TYPES OF FIREARMS

(rev 5/2/03)

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This page describes the most common types of firearms and the "actions" of those firearms.

Select to learn about assault rifles and Saturday night specials."

"ACTIONS"

The term "action" refers to characteristics of the mechanism that actually fires the cartridges, commonly (though incorrectly) called bullets, or the one that controls the way the cartridges are loaded into the firing chamber and the empty cases are removed.  Some actions are peculiar to the type of firearm, like "single action" and "double action" in revolvers.  Others, that are used in multiple types include BOLT, PUMP, SEMIAUTOMATIC, LEVER, and AUTOMATIC.

FIREARM CATEGORIES

One broad category of firearms is HANDGUNS, which are guns designed to be held in one hand, and includes pistols, semiautomatic handguns, machine pistols, revolvers and "derringers".

Another broad category of firearms is "long guns," sometimes called "shoulder guns," which includes rifles and shotguns.

Finally, there are firearms that are not normally held by a person and must be rested on the ground or mounted on something.  Examples of these are large machine guns and guns that are mounted on aircraft, tanks, foundations, etc.  An anti-aircraft gun is an example.  When such guns are of caliber greater than .50 caliber, they are typically called "cannons."

PISTOLS

When most people say "pistol" all they mean is "handgun."  However, for some purposes--like the FBI Unform Crime Report system--the term is used to mean "semiautomatic handgun, which is often called an "automatic" even if it isn't really."  However, a "machine" pistol is a fully automatic handgun, like the "UZI" you see in movies.  The term may also be used to refer to anything--including a single-shot or breech (rear) loading handgun--other than a revolver, as the US Bureau of Alcohol, Tobacco and Firearms (BATF) defines the term via the Code of Federal Regulations.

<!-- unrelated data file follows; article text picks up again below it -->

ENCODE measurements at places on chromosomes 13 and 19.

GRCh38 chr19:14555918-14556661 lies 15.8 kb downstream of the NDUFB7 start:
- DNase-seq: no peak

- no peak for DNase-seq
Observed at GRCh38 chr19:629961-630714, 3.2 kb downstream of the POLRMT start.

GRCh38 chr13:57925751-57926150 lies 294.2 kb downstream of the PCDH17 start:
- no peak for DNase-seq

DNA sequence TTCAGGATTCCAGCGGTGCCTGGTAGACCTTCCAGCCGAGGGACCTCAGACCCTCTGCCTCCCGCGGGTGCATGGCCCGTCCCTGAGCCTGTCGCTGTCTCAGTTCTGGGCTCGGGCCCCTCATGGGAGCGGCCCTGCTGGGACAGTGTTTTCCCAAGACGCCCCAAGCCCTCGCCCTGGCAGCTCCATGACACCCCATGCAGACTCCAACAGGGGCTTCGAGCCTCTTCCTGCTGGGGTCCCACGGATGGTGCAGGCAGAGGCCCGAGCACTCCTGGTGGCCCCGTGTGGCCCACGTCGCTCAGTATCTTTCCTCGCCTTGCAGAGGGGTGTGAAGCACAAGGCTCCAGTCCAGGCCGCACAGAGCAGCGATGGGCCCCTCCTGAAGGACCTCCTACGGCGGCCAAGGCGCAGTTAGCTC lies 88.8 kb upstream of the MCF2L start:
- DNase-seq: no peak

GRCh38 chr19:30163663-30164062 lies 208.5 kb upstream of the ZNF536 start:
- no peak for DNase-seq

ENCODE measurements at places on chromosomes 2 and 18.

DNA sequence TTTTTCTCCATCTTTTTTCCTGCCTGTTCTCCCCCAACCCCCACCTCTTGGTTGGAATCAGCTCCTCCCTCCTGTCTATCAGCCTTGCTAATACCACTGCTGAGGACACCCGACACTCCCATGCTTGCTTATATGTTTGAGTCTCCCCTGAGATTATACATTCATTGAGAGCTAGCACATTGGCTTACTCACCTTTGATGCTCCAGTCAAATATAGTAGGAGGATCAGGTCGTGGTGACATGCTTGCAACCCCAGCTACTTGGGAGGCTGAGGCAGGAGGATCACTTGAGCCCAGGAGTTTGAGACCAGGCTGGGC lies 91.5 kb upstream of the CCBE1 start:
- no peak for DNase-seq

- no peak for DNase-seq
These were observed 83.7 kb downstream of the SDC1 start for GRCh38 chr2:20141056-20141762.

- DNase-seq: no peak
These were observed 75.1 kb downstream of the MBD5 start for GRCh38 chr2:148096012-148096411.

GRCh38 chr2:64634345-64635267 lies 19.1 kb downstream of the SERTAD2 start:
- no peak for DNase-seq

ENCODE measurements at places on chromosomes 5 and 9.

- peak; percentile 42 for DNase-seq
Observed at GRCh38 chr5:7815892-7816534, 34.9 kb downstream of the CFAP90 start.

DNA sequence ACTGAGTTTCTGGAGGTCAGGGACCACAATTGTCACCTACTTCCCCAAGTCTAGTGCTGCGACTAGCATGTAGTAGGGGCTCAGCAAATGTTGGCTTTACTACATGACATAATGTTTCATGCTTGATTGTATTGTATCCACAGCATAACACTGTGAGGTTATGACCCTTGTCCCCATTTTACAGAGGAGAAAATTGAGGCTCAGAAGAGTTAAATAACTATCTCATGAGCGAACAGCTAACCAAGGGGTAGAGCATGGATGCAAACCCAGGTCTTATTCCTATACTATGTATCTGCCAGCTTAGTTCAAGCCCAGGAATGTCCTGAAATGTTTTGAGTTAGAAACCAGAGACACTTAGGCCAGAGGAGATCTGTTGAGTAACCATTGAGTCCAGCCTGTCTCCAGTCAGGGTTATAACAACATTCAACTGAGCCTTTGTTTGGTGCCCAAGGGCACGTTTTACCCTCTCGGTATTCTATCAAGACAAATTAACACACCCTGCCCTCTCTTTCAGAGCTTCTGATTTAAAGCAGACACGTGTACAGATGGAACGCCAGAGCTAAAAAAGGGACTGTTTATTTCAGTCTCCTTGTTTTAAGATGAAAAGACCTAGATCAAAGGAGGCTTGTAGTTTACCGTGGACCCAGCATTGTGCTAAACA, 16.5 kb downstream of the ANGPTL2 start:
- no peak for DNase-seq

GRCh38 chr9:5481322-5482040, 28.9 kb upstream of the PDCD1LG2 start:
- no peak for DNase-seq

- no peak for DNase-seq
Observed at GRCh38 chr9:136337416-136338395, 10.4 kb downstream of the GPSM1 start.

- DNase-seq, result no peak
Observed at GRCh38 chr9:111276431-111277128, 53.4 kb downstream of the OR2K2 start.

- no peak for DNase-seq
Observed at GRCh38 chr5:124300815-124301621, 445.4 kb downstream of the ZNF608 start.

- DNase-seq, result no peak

Both automatic and semiautomatic handguns are loaded with cartridges by first loading a container called a magazine, or loosely called a "clip", then inserting the magazine into the grip (handle) of the gun.  Such magazines can be made to hold a gazillion cartridges, but the ones that come with the handguns have limits of anywhere from five to 19 cartridges.

REVOLVERS

A revolver could be a "long" gun in that rifles (types of long guns) have been built using a "cylinder" to hold the cartridges in the gun preparatory to them being fired.  However, the word "revolver" is generally used to refer to a handgun that uses a cylindrical magazine called the "cylinder."  It is this cylinder from which the gun gets its name.

The cylinder is at the rear end of the barrel, with part of the frame behind it.  The cylinder has several holes (typically six) through it, pointing the same direction as the barrel.  One of these holes is behind the barrel and, in effect, forms an extension of it.  When the gun is loaded, a cartridge is placed in one or more of the holes.